“Every 6 months, Visa/Mastercard raise their rates by 4-8 basis points”: Nova

September 12, 2008

I just received a call from a Nova sales rep with an interesting pitch. He explained that every six months, Visa and MasterCard raise their rates.  In Nova’s own words is the email followup I just received.


Thank you for your time on the phone today!  As you know, I am a representative of Nova, one of the largest credit card processors in the industry.  In addition to a very competitive rate, some of the other benefits of doing business with us are as follows:

Local Customer Support

  • Next Day Funding
  • FREE Supplies
  • No Term Commitment
  • Can Work with Existing Equipment
  • Seamless Transition
  • 1 Year Rate Guarantee
  • Paid Cancellation / Software Fees (based on volume)

As we discussed, there was just a rate increase that occurred in April and there is another one coming up in October. Every 6 months, Visa/Mastercard raise their rates by 4-8 basis points.  Many businesses take the time during these periods to reevaluate their situation. I would like the opportunity to prepare a formal credit card comparison for  If you are able to fax a current statement to my attention, I am confident that I can secure you a competitive rate.  Once received, it would only take me a day or so to get back to you.  If you have any questions/concerns, please feel free to contact me.  Thanks again Mitch and have a great weekend!

Kind Regards,

Jeff ……
Account Executive

“Old Foes Unite to Keep Charging Credit Card Fees to Merchants” (via The Hill)

May 12, 2008 – The Credit Card Interchange Report Comments:

Even financial interpreter Jim Cramer is in for a grueling week as Visa and MasterCard readies for what both companies warn might lead to their “insolvency” [according to their SEC filing statements].For an update on Thursday’s planned Capital Hill combat against the giant credit card associations and its member banks, click here to read Jessica Holzer’s May 12th The Hill column.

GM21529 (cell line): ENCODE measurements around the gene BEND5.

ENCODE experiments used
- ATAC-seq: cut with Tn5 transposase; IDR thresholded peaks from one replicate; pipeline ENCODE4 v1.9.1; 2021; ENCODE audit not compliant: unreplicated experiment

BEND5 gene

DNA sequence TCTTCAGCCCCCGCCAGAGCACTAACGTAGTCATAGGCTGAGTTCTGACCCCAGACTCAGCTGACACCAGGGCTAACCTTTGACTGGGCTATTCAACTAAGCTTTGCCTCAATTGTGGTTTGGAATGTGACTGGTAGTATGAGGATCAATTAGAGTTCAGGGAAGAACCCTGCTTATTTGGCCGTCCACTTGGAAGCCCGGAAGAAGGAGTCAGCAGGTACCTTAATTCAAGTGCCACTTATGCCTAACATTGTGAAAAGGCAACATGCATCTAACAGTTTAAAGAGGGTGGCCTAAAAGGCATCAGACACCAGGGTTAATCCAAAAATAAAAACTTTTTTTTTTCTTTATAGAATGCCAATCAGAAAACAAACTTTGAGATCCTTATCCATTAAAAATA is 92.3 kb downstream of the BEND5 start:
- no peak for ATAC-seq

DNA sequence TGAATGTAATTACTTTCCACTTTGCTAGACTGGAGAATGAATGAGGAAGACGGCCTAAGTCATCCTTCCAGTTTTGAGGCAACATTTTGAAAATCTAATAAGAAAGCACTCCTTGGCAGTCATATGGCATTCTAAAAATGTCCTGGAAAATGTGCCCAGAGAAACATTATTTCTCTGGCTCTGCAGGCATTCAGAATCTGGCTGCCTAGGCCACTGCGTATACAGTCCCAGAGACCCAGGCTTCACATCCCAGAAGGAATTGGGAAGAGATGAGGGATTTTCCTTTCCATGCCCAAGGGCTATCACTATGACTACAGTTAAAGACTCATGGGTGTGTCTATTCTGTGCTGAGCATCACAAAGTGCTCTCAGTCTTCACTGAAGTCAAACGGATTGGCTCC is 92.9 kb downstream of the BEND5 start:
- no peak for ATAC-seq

You know there are splinters in Visa and MasterCard’s haywired argument when lobbyists for the banks and the credit unions join forces; while they are gasping, we are ready to further illuminate the issues. It has been more than three-years since launching the class-action complaint to arrest this $40 billion annual hidden tax on merchants and consumers.

Let us not forgot that interchange fees were designed decades ago to cover the cost of a four-party electronic payment network – back when we used manual credit card imprinters and mailed in thick bundles of carbon copy credit card receipts to clear the payments. Back then, it took days to transfer funds, today it is instant and efficient.

Today’s efficiencies have done away with the antiquated payment process, yet the fees are higher than ever. Why the disparity as interchange rates abroad are a fraction of the nearly 2.0% tax charged in the U.S.?



This is the “perfect storm.” 

We are ready to explain why interchange fees are obsolete, illegal and anti-competitive. Even the banking industry’s shareholders are in for another bombshell so audible and eclipsing that the impact from their executive’s round of previously misfortunate decisions and billions in prior writeoffs may be petite in comparison. A trial by jury allows fort trebled damages.
When was the last time you heard the U.S. Federal Reserve explain that interchange fees “dampen innovation” for check writing? Never: there are no interchange fees to clear checks. Likewise, why hasn’t the Fed explained that merchants “derive huge benefits” from accepting paper checks for payment? Again, there are no fees to clear a check and if it is so significant a cost, why hasn’t the banking industry demanded interchange fees for that payment form?
The banking lobbyists are ready and so are we, but our story is being told by regular shop owners to personalize the issue. After years of toil, merchants and consumers are at the cusp of forcing the demise of these unbridled and unnecessary interchange fees on American’s and our neighbors around the world. The American public is fed up with the banking industry’s mismanagement and audacity; the days of cartel-like price-fixing will vanish, just as did those bulky manual credit card imprinters also disappear.
“Visa’s IPOIs Worth a Close Reading” (via WSJ)

Understanding the Word “Insolvency” Is Crystal Clear